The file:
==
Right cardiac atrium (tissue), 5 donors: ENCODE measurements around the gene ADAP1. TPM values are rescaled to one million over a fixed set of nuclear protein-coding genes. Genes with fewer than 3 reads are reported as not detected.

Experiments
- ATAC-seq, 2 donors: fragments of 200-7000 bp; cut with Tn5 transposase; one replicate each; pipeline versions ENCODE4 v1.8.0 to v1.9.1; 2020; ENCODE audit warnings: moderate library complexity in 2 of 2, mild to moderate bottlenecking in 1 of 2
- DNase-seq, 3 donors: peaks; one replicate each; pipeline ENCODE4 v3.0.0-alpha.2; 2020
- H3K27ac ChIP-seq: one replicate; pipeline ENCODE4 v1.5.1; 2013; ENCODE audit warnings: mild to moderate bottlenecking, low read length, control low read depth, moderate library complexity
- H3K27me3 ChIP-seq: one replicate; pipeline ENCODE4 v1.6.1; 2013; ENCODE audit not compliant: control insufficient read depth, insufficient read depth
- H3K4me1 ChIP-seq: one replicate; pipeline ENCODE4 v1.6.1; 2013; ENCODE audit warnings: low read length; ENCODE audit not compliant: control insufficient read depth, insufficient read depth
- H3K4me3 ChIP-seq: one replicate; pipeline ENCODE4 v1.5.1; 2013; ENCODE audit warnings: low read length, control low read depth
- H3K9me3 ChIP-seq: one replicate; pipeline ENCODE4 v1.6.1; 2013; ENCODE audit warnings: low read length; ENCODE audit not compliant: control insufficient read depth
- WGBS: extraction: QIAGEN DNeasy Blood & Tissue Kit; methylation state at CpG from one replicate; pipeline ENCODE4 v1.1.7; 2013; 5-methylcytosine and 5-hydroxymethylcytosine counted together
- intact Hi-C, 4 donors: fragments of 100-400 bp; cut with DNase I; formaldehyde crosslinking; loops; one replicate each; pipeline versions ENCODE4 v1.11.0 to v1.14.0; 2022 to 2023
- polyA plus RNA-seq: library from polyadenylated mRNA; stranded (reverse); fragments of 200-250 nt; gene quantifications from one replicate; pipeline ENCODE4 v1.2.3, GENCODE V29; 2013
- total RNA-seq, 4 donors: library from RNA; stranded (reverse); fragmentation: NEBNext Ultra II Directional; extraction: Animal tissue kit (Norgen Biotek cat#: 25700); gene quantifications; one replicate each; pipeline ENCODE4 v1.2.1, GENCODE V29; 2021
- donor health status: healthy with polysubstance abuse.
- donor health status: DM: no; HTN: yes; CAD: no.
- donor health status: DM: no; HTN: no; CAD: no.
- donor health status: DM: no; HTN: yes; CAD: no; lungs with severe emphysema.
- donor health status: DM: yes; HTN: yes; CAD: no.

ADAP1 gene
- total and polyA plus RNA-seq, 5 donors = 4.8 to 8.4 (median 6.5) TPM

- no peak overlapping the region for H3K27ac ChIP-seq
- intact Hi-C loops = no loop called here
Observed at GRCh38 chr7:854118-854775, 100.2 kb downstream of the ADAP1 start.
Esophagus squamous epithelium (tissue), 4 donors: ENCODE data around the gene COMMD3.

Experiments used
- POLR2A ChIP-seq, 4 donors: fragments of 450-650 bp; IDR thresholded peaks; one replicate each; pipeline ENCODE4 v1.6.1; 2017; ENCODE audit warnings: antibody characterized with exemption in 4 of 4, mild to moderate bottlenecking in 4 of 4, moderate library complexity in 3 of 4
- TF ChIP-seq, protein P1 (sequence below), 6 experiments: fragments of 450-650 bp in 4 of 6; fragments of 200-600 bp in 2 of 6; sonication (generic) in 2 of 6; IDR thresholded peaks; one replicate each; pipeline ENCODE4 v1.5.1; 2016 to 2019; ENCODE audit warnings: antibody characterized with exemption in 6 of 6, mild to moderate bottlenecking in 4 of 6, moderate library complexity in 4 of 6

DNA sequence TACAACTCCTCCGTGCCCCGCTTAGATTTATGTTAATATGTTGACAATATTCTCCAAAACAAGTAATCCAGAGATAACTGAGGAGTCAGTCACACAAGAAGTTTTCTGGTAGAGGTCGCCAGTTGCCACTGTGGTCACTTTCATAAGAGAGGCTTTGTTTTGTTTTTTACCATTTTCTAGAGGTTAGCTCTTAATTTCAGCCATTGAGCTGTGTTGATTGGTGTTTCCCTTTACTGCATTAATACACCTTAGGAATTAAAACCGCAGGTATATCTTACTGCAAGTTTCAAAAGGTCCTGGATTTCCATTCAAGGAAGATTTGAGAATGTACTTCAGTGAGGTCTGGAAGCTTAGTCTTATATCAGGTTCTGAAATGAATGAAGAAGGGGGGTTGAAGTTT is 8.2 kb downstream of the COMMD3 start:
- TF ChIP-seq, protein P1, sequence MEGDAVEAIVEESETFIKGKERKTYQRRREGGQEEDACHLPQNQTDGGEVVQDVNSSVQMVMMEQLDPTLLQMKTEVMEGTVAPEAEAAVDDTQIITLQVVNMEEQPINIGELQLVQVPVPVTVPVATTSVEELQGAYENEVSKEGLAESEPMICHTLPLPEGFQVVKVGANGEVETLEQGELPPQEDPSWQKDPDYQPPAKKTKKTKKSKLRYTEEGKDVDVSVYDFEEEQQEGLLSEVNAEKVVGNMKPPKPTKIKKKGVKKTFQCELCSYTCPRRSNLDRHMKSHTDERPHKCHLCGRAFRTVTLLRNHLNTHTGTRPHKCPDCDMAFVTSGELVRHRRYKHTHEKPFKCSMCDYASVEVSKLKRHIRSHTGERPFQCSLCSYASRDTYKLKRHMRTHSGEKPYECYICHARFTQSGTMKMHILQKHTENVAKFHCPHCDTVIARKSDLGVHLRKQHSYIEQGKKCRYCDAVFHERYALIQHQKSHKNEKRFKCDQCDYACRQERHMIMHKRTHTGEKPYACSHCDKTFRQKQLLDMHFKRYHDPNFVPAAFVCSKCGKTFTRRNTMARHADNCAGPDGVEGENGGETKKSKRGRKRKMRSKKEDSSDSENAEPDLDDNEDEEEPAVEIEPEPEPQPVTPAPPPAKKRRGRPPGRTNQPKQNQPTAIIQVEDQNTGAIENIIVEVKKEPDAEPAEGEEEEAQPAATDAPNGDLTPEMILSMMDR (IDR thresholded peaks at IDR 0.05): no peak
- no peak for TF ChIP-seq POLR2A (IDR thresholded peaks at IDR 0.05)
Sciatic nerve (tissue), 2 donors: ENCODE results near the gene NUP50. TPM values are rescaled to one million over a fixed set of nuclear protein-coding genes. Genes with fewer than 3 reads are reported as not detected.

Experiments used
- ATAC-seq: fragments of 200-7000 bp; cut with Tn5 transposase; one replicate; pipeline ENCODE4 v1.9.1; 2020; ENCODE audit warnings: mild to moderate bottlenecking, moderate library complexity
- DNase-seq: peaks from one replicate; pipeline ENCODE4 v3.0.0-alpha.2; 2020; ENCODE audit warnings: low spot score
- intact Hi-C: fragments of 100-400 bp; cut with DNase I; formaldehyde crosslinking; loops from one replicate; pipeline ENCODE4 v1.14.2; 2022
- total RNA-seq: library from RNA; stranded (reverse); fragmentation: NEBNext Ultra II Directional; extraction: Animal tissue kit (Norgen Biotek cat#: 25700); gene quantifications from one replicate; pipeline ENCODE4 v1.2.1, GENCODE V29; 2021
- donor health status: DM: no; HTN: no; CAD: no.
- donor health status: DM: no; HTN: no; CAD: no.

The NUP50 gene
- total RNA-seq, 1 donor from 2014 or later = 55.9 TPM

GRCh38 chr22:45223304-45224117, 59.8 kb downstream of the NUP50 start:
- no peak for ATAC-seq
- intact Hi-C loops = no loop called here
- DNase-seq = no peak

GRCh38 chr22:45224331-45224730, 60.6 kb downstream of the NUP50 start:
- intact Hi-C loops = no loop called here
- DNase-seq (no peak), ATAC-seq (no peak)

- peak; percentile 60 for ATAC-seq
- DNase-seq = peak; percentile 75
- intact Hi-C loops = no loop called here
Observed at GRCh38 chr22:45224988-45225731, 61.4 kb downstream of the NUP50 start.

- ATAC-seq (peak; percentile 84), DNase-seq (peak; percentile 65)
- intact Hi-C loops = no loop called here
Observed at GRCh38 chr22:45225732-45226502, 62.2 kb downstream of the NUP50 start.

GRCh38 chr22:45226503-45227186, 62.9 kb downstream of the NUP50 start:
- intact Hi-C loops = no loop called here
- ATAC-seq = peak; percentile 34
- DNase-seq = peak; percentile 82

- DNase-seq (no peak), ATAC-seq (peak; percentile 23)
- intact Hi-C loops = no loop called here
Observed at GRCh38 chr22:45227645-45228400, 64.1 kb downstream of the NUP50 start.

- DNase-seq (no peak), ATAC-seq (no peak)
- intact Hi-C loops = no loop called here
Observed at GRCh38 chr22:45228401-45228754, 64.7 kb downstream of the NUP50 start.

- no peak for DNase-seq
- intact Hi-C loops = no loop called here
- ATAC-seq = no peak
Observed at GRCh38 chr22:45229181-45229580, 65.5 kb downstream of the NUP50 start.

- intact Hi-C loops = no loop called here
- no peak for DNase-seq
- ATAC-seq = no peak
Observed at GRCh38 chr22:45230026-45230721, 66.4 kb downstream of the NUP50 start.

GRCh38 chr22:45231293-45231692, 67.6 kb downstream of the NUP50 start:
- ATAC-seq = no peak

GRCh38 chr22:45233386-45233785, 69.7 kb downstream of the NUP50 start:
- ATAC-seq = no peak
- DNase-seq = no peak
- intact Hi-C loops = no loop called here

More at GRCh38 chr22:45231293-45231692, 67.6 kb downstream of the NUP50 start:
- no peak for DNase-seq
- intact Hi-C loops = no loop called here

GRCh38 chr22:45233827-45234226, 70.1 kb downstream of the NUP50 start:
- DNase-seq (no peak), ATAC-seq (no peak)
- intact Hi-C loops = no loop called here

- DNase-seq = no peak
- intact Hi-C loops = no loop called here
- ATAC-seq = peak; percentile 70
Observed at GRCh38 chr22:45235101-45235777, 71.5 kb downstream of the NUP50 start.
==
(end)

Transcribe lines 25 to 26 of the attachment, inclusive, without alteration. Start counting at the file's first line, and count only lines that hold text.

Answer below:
Experiments used
- POLR2A ChIP-seq, 4 donors: fragments of 450-650 bp; IDR thresholded peaks; one replicate each; pipeline ENCODE4 v1.6.1; 2017; ENCODE audit warnings: antibody characterized with exemption in 4 of 4, mild to moderate bottlenecking in 4 of 4, moderate library complexity in 3 of 4